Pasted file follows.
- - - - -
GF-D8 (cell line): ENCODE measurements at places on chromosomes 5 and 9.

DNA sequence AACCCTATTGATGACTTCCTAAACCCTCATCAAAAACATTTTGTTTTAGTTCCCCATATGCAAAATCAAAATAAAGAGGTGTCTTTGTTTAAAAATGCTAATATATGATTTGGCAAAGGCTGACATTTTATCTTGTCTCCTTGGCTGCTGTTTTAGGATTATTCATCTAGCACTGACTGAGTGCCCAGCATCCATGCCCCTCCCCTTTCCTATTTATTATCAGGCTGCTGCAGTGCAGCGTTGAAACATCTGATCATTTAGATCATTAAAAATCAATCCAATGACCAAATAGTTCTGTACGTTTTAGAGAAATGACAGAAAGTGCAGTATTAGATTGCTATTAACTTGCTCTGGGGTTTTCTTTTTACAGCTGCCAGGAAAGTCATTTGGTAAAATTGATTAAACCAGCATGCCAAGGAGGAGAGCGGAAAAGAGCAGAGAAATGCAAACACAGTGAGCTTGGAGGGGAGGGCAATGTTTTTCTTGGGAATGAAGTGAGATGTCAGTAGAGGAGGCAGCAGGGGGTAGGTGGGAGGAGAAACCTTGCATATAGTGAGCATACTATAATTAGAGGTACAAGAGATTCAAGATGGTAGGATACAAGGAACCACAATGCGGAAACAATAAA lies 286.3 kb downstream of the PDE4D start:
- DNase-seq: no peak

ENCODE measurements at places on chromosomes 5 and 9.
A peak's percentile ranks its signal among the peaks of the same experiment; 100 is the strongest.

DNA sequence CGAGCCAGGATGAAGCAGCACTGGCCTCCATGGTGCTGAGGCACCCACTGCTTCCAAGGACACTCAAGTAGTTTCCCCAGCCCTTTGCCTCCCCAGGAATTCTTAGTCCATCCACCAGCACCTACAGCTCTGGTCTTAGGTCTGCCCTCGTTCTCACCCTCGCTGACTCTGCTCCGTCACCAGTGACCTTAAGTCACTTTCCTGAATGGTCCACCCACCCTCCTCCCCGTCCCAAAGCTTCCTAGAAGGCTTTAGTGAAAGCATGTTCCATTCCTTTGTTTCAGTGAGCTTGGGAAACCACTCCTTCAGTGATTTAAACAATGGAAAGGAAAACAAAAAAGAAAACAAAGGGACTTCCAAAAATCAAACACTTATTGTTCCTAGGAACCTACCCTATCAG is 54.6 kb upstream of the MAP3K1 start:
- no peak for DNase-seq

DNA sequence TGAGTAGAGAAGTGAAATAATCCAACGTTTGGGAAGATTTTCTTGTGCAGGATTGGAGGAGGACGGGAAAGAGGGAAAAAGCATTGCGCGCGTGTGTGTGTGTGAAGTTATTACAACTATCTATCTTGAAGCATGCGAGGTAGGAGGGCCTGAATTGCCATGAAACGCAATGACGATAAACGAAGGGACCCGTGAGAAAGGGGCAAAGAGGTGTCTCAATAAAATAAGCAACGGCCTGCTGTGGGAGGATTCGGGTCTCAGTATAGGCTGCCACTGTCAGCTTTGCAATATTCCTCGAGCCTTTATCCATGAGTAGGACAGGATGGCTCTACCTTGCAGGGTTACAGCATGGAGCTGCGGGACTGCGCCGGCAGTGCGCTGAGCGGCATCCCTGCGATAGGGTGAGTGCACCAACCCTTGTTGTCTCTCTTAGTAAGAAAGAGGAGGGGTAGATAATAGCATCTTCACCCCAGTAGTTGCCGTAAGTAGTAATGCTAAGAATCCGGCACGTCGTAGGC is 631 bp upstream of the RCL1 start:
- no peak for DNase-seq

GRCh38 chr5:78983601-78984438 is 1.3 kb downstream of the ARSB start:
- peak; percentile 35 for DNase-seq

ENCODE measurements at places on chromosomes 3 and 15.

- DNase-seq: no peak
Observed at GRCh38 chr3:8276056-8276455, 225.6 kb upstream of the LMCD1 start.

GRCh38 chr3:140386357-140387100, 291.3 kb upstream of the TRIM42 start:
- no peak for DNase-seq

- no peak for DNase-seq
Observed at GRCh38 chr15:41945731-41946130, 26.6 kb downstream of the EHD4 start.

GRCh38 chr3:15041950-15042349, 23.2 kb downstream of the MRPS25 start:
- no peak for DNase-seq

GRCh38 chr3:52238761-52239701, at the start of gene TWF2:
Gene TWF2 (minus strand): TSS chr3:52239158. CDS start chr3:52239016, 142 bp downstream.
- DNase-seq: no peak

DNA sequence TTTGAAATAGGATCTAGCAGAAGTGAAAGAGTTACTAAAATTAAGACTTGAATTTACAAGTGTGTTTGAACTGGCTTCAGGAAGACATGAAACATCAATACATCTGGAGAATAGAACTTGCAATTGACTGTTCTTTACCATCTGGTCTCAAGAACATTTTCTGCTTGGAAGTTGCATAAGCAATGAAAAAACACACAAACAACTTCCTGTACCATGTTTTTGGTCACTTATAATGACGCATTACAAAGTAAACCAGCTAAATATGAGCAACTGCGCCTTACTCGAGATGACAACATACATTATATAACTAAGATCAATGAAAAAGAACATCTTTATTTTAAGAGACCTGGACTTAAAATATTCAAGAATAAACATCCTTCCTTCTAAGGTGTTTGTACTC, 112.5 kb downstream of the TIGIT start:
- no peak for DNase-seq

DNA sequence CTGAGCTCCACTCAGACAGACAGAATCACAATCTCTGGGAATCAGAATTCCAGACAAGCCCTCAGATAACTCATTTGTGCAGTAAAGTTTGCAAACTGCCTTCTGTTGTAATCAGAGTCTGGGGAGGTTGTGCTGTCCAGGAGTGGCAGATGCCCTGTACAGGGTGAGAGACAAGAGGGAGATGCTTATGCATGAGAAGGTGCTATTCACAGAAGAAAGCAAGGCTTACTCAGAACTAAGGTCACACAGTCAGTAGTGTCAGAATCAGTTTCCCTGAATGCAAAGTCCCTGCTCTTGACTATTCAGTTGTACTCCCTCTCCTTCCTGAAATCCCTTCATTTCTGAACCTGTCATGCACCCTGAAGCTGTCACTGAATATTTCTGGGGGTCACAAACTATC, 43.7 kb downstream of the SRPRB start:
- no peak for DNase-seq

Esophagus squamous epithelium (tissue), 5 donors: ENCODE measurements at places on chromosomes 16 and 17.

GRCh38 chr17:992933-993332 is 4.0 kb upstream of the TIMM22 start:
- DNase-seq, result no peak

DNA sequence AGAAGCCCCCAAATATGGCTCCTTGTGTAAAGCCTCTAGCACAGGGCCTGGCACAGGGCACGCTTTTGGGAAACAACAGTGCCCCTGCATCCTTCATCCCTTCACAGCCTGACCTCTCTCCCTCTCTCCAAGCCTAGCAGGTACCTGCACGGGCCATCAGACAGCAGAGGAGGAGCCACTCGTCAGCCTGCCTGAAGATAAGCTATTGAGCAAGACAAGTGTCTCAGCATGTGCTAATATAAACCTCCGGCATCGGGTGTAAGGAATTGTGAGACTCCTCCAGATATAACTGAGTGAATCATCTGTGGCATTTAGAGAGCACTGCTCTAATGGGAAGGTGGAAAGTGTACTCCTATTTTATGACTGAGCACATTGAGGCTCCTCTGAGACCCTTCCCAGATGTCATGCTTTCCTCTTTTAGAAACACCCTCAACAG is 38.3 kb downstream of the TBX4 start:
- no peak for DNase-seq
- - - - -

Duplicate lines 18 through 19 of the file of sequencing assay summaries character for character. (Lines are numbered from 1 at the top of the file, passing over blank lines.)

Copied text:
Observed at GRCh38 chr15:41945731-41946130, 26.6 kb downstream of the EHD4 start.

GRCh38 chr3:15041950-15042349, 23.2 kb downstream of the MRPS25 start: